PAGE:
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On the way out my mom wanted a drink so while she did that I went back to Spiller Park and got a pour over. I’ve had a ton of Colombians lately and switched it up (kind of) with a Costa Rican. Ok, so I’ve had a bunch of Costa Ricans too, but I like them. I didn’t think to ask beforehand cause I wanted to try out Phil & Seb, but this Costa Rican was from Reanimator. I’ve seen them around on social media, but haven’t stayed up to date on their offerings. Let’s be honest…that’s pretty much impossible to do.

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(the cup came with a sleeve but of course I had to photograph this little detail)

**TIMEOUT – Real quick, just want to say that Spiller Park Coffee is freaking awesome. While admittedly I’m not a huge baseball fan, I can definitely appreciate the baseball theme. On top of that, the service was friendly and quick. Service at another shop has been questionable lately so it was a pretty refreshing experience.**

Ok. We went outside and sat cause it was a really nice morning. I’d taken a few sips of the coffee and even while scolding hot you could tell it was going to be good. I looked up the notes – vanilla, coconut, honey, and a gentle white wine acidity. I should also note this was brewed on a Kalita Wave.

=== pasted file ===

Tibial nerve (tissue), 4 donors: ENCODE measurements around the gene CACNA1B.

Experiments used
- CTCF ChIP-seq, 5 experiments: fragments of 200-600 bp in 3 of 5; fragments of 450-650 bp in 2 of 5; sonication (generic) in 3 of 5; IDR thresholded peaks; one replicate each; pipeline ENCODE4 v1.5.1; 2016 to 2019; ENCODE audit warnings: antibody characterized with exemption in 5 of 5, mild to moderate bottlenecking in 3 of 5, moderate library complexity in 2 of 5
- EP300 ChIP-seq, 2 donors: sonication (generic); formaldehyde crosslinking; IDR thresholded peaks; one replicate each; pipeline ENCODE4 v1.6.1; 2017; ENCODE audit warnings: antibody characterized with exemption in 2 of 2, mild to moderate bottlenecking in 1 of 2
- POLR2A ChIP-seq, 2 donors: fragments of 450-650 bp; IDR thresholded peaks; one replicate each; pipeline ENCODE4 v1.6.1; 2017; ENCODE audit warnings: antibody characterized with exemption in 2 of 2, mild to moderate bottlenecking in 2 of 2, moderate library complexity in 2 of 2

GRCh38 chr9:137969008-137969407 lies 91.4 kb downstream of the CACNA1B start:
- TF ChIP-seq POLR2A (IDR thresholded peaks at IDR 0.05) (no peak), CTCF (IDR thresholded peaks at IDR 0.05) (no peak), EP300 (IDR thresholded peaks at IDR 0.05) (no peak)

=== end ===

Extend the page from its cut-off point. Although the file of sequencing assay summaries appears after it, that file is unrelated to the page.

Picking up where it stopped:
After unwrapping the chocolate and oogling over the prettiness and taking pictures, I tried it. Dude. I don’t even really like chocolate all that much, but this was incredible. Worth the price? Absolutely. Without thinking I washed it down with a sip of coffee.

I about lost my mind. The explosion of apple pie in my mouth was unreal. I immediately broke off another piece, chewed it up, and swallowed it down with a bigger sip of coffee. LAWDDDDD. That was the most incredible thing I’ve ever tasted in my life. Sounds crazy, but go to Ponce and try it. Americana bar from Xocolatl (in Citizen Supply) and the Costa Rican from Spiller Park. That’s about $15, but I promise you…if you like apples and chocolate and coffee…do it.

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It’s weird to be making that big of deal over coffee and some chocolate, but small batch/specialty goods are incredible experiences. Who knew coffee could taste that good? Who knew chocolate could taste that good? Who knew combining the two could lead to an apple explosion in your mouth? It’s insane.

This journey into coffee has been eye opening as to what all is out there and the different possibilities of one item – coffee. Growing up we all think of coffee as the Folgers (or whatever brand) that our parents/grandparents drank. The coffee that we’d try as a kid and think it was so freaking strong and horrible. But now when you taste specialty coffee and give it a chance black, you’re shown that coffee doesn’t have to taste bad. It can taste like blueberries, strawberries, peaches, honey, grapes, chocolate, banana bread, pixie sticks, you name it.

I really hope that last paragraph didn’t come across as snobbish…


Angels Cup 12th Flight

So this week I didn’t cup. And one coffee didn’t make the cut. Enjoy the 3 that did though. They were pretty insane.

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Colombia – Huila, Estrella del Ostro – Crema Coffee

[Yogurt, Citrus, Melon, Nougat]

Smooth, almost creamy body and a tad honey-ish. Really sweet cup.